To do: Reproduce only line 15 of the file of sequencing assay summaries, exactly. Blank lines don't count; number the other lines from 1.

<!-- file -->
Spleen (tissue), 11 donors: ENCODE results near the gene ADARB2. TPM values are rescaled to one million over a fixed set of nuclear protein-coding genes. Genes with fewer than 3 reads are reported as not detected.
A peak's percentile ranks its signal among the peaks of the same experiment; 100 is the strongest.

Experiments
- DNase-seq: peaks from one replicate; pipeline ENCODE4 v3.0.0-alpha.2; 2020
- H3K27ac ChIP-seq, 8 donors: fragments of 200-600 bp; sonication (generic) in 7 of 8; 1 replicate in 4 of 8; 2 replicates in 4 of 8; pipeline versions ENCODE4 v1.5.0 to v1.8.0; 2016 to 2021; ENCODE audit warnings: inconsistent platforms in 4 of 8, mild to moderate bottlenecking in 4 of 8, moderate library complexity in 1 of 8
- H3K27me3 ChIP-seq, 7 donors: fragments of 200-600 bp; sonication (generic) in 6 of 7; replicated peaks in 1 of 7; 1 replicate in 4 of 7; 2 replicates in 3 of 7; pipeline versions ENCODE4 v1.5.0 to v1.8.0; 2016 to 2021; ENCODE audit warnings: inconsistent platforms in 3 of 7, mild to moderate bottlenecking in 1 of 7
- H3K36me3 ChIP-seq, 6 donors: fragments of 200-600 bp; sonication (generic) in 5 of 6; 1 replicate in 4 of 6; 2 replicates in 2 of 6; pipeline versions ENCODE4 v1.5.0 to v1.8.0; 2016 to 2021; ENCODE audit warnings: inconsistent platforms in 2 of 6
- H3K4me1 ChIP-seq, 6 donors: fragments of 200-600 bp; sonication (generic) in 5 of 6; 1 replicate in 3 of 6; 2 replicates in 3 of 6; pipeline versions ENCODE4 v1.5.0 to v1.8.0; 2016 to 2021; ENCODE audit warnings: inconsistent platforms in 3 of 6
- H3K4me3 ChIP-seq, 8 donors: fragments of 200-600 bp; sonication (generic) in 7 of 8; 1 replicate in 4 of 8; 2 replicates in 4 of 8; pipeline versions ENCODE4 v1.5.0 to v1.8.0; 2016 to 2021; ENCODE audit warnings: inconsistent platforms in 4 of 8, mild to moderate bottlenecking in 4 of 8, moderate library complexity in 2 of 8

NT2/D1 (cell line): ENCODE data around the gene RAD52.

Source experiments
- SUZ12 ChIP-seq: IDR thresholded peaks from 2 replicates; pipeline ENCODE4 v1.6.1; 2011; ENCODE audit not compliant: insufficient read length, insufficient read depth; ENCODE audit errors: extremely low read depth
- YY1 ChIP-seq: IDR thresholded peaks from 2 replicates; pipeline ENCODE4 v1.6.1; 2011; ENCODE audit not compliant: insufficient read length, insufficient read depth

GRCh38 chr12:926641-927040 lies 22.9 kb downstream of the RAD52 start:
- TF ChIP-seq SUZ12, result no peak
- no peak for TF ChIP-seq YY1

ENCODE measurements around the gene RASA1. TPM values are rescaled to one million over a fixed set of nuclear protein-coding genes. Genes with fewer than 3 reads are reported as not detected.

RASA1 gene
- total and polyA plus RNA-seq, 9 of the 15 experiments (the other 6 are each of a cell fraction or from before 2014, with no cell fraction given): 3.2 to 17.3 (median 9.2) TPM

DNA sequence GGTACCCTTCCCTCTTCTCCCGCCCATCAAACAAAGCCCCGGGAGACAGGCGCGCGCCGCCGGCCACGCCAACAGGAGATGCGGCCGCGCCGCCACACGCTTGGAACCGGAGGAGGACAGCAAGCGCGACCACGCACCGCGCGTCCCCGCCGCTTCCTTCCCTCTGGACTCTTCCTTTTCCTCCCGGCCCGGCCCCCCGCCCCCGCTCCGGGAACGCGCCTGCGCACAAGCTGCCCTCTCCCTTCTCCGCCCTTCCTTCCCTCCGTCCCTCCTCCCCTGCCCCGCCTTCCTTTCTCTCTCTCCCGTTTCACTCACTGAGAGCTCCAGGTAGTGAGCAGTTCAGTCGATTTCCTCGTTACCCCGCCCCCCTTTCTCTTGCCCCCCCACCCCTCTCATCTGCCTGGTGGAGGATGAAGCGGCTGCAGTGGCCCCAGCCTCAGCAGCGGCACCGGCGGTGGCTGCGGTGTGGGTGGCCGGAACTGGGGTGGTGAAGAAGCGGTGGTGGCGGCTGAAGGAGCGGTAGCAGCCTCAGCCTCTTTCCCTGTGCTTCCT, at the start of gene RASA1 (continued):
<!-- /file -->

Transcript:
- TF ChIP-seq SUZ12, result no peak